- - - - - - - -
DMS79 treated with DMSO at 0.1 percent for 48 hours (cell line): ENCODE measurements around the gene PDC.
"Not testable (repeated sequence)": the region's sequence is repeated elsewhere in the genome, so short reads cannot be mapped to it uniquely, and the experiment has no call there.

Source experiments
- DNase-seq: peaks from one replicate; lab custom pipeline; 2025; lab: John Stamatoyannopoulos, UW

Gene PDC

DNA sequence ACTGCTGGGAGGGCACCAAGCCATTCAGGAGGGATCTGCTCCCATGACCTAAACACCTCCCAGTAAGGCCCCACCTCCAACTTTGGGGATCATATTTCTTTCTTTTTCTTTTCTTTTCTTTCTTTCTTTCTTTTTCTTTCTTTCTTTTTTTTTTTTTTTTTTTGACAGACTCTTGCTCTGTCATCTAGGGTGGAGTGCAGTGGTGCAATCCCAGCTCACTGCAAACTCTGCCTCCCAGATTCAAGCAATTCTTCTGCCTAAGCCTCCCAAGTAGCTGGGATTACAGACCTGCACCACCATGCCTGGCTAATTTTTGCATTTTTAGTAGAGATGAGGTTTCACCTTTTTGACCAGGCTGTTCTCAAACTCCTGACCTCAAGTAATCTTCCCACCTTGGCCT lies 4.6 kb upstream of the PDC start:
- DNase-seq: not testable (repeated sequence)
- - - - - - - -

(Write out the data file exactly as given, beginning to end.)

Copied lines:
DMS79 treated with DMSO at 0.1 percent for 48 hours (cell line): ENCODE measurements around the gene PDC.
"Not testable (repeated sequence)": the region's sequence is repeated elsewhere in the genome, so short reads cannot be mapped to it uniquely, and the experiment has no call there.

Source experiments
- DNase-seq: peaks from one replicate; lab custom pipeline; 2025; lab: John Stamatoyannopoulos, UW

Gene PDC

DNA sequence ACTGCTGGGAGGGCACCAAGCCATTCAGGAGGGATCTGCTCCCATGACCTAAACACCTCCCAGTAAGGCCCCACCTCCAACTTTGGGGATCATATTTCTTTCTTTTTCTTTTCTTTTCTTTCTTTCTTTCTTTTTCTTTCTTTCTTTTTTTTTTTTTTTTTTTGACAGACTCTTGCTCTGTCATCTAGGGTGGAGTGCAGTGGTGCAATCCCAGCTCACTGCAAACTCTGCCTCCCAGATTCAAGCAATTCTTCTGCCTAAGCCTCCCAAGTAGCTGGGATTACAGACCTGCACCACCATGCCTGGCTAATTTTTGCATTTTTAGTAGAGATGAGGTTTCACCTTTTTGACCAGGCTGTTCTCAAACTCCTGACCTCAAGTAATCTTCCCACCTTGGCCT lies 4.6 kb upstream of the PDC start:
- DNase-seq: not testable (repeated sequence)